While I have grown a bit out of that, it was definitely me in the beginning. I would not finish a fan fiction (I do have plans to finish my Teen Wolf fic, but I digress) or start a story get about halfway through. This chapter kind of called me out on my flakey ways when it came to writing. In turn, it’s made even more determined to complete whatever I’m working on.
Chapter 5, “The Neurotic.” Page 93. /// 9 notes. Why: Lerner approaches this chapter saying the neurotic writer has a ritual, or habit, that allows them to write in that one condition only. She also addresses those who present “the gamut of phobic behaviors from nervous tics…”.
I believe the point of this chapter is to making sure a writerly habit doesn’t prevent you from producing work if you somehow can’t go through a ritual. Lerner put it best when she wrote: “Should you fail to achieve success, all these behaviors look only like excuses or sick behavior.”
Chapter 10, “What Authors Want.” Page 211. /// 9 notes. Why: This chapter was more so to understand what writers go through on the other end in the process of becoming published. The approach to this chapter seems as though Lerner is trying to mentor another editor. I believe it offers a perspective for writers of what other writers want, what a relationship could be like between them and an editor, and more.
Chapter 12, “Publication.” Page 255. /// 9 notes. Why: It’s important to understand the process of getting published. This is good chapter for writers who think about going into the industry. Some of the things in this chapter served as reminders.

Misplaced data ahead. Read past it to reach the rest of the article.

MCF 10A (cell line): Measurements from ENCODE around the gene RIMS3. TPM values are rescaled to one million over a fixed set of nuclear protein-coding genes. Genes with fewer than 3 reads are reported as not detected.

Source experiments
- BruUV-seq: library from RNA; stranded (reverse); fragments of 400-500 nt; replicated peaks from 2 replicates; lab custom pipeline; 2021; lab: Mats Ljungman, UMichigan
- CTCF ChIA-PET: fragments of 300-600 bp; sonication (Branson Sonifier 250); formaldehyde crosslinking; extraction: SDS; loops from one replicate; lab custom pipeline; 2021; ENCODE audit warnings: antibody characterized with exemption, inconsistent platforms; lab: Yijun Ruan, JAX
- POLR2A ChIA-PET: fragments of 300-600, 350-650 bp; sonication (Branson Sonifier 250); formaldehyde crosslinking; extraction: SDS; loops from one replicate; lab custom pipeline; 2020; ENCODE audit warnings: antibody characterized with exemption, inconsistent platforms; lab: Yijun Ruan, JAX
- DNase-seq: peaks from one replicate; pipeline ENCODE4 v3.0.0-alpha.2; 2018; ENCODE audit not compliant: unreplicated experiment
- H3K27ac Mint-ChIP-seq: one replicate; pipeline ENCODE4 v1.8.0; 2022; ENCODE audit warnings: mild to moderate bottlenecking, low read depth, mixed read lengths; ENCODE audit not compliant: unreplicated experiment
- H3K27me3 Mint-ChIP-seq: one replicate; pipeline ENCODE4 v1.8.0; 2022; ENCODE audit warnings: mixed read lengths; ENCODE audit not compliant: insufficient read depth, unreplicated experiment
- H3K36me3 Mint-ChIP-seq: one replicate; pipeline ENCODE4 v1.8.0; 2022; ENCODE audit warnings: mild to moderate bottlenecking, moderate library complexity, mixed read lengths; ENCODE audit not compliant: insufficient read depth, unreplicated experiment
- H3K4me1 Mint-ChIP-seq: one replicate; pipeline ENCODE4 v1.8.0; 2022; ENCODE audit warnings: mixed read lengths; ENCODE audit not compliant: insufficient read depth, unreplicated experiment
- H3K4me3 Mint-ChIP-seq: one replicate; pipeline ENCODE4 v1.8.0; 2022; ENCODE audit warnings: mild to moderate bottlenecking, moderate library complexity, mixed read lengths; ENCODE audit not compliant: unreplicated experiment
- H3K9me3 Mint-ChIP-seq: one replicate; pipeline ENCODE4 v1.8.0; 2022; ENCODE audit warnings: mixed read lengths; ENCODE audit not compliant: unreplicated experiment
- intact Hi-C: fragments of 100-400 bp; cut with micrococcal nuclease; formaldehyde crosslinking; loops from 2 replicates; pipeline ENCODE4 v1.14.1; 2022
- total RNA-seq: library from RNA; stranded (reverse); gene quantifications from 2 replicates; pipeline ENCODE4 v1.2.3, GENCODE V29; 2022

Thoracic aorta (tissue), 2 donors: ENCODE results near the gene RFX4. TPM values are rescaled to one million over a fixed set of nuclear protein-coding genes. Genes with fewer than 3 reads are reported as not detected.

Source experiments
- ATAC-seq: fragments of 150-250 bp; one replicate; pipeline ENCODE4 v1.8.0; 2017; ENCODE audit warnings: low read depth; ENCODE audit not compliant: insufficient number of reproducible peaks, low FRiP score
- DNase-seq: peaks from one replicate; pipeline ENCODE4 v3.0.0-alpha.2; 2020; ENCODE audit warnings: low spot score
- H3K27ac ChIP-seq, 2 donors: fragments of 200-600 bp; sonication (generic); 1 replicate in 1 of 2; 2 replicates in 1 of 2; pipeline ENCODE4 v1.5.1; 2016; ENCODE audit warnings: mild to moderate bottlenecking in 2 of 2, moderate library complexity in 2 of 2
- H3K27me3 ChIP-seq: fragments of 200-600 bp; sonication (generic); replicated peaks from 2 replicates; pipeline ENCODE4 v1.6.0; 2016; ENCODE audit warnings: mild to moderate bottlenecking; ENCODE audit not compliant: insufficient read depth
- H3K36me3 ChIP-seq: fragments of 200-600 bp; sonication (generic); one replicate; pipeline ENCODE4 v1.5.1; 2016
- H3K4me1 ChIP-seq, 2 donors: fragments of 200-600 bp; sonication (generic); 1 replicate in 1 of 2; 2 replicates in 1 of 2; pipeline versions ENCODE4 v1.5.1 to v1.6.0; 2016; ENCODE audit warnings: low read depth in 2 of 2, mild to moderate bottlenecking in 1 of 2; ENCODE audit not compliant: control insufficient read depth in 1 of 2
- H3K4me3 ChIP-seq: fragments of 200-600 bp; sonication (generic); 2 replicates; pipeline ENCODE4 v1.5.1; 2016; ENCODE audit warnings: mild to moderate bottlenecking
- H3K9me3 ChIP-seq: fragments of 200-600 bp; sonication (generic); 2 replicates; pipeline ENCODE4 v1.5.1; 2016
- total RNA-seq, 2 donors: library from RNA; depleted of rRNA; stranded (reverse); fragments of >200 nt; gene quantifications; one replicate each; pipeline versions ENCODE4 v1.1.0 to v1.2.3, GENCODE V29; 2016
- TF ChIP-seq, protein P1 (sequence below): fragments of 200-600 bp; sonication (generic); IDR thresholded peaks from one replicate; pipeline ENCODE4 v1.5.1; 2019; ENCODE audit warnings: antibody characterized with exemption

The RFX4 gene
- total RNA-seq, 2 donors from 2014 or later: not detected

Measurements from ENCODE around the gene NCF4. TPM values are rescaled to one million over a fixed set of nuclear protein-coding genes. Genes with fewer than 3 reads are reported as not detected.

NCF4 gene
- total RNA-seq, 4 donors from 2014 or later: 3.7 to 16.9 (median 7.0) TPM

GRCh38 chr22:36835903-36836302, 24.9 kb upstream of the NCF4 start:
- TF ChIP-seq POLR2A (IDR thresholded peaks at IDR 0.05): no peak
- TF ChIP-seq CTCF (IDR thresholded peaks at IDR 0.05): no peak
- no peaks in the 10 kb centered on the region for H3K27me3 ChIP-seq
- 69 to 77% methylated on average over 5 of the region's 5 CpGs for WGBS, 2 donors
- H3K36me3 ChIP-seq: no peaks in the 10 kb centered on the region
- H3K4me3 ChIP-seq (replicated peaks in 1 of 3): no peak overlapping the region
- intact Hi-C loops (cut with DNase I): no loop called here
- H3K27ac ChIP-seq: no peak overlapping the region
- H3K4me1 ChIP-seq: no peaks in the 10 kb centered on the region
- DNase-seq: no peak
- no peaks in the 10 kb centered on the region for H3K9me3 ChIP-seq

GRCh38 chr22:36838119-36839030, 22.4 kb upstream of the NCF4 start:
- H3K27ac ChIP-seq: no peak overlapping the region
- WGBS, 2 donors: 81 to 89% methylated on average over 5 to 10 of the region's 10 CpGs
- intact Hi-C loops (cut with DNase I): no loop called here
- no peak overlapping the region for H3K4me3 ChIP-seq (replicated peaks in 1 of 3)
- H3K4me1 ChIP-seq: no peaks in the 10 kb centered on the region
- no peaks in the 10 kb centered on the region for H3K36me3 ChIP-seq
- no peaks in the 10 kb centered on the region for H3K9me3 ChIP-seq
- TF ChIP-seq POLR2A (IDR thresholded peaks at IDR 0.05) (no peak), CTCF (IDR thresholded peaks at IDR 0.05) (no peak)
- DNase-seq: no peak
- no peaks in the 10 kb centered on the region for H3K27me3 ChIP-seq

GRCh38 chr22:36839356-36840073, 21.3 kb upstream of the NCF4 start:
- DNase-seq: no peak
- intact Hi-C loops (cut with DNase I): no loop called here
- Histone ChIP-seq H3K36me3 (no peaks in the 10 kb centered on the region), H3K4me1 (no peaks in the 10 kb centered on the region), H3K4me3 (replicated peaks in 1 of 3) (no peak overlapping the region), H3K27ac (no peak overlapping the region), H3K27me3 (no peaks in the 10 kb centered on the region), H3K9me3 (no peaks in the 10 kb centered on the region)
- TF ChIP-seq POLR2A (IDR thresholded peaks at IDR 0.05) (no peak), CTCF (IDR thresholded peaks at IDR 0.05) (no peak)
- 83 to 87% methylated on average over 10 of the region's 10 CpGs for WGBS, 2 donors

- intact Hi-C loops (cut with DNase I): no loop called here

Publishing — Chapter 11, “The Book.” Page 229. Why: When I read this chapter, I highlighted the crap out of it…I had at least 24 four things marked up with my purple-blue highlighter. The chapter basically discusses the process and the decision-making of the book. It also touches on writer careers and how it may take some time to build up an audience.
Chapter 1, “The Ambivalent Writer,” pages 24: “If you’re struggling with what you should be writing, look at your scraps. Encoded there are themes and subjects that you should be grappling with as a writer. If you still can’t figure it out, whatever you do, I beg not to look at the bestseller list.”
Chapter 12, “Publication,” page 276: “Again, Rome was not built in a day.”
Chapter 7, “Making contact: Seeking Agents and Publication,” page 149: “Multiply submit….Make two submissions that are a reach two that are in range and two you would consider ‘safety schools’”